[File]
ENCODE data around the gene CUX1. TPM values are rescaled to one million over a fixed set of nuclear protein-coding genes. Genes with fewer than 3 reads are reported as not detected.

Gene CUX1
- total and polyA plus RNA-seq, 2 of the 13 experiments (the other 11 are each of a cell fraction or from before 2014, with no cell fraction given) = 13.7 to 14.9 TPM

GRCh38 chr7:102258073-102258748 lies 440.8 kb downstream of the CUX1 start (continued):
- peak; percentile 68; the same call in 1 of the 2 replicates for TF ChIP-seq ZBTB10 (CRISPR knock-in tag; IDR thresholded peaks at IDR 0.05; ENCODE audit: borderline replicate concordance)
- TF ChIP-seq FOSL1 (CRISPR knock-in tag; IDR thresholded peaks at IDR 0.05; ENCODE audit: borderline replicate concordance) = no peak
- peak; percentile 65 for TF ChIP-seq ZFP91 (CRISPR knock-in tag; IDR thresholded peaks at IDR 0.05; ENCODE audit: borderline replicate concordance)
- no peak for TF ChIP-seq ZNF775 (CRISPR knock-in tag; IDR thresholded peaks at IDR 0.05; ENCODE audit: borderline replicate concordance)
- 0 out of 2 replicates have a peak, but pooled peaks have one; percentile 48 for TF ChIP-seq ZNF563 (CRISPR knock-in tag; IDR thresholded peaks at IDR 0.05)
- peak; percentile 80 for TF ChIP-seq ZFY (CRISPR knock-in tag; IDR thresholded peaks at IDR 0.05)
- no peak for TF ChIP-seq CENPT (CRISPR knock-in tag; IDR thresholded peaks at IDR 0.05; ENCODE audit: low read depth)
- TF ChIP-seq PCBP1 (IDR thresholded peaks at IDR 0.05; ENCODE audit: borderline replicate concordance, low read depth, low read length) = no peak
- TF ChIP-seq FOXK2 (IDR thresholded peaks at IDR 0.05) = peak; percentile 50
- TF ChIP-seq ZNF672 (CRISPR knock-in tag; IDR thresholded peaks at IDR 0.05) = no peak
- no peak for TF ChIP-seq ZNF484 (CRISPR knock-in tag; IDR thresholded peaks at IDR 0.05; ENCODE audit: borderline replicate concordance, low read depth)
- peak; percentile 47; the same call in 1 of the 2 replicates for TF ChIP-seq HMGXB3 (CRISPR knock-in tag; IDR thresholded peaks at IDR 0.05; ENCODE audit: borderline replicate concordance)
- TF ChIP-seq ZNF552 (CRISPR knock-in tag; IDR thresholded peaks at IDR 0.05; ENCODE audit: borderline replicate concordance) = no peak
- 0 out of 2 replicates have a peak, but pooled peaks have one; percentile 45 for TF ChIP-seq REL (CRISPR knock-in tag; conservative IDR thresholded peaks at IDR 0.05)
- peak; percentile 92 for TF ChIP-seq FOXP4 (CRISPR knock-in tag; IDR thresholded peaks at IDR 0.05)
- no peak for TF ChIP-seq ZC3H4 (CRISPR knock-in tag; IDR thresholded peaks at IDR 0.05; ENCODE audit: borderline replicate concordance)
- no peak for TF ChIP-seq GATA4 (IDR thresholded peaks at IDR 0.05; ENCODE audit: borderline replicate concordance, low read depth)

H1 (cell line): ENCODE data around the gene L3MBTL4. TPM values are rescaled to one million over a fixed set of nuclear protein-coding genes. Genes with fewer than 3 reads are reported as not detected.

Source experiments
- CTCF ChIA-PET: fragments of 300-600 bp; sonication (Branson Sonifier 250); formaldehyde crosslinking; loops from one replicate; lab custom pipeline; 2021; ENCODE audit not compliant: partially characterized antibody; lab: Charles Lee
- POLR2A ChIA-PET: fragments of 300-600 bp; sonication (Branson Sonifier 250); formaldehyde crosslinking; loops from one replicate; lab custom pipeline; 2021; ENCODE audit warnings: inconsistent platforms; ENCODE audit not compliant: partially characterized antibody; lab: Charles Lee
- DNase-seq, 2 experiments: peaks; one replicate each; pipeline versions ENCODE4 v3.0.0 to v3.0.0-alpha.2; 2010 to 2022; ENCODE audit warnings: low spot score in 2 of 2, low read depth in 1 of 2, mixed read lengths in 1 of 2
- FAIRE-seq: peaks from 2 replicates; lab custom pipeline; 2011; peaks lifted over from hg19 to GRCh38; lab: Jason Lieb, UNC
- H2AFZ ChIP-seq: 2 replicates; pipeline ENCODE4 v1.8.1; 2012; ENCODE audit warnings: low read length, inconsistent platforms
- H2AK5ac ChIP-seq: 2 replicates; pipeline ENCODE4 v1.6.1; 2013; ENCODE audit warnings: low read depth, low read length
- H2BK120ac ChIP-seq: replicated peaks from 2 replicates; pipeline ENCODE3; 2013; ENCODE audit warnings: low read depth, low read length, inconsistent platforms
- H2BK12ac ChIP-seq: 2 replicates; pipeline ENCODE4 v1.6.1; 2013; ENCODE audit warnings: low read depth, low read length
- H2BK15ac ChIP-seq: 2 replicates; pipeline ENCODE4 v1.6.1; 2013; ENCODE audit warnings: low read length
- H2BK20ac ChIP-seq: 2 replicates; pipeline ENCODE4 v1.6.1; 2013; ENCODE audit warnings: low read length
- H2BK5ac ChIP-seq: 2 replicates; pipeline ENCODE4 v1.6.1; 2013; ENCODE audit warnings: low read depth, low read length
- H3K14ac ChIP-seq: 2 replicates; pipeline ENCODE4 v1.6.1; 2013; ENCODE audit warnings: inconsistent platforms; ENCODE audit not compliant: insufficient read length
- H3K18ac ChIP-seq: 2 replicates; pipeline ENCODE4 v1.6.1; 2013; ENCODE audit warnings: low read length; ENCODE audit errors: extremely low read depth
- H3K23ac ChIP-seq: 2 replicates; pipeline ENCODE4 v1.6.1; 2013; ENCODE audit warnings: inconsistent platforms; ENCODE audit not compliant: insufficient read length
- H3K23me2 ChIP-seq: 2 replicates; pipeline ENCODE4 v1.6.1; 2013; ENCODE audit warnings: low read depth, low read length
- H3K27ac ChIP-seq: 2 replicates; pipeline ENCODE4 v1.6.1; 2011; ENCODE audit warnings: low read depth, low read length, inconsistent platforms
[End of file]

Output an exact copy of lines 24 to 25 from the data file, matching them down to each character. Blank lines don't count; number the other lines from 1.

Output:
- CTCF ChIA-PET: fragments of 300-600 bp; sonication (Branson Sonifier 250); formaldehyde crosslinking; loops from one replicate; lab custom pipeline; 2021; ENCODE audit not compliant: partially characterized antibody; lab: Charles Lee
- POLR2A ChIA-PET: fragments of 300-600 bp; sonication (Branson Sonifier 250); formaldehyde crosslinking; loops from one replicate; lab custom pipeline; 2021; ENCODE audit warnings: inconsistent platforms; ENCODE audit not compliant: partially characterized antibody; lab: Charles Lee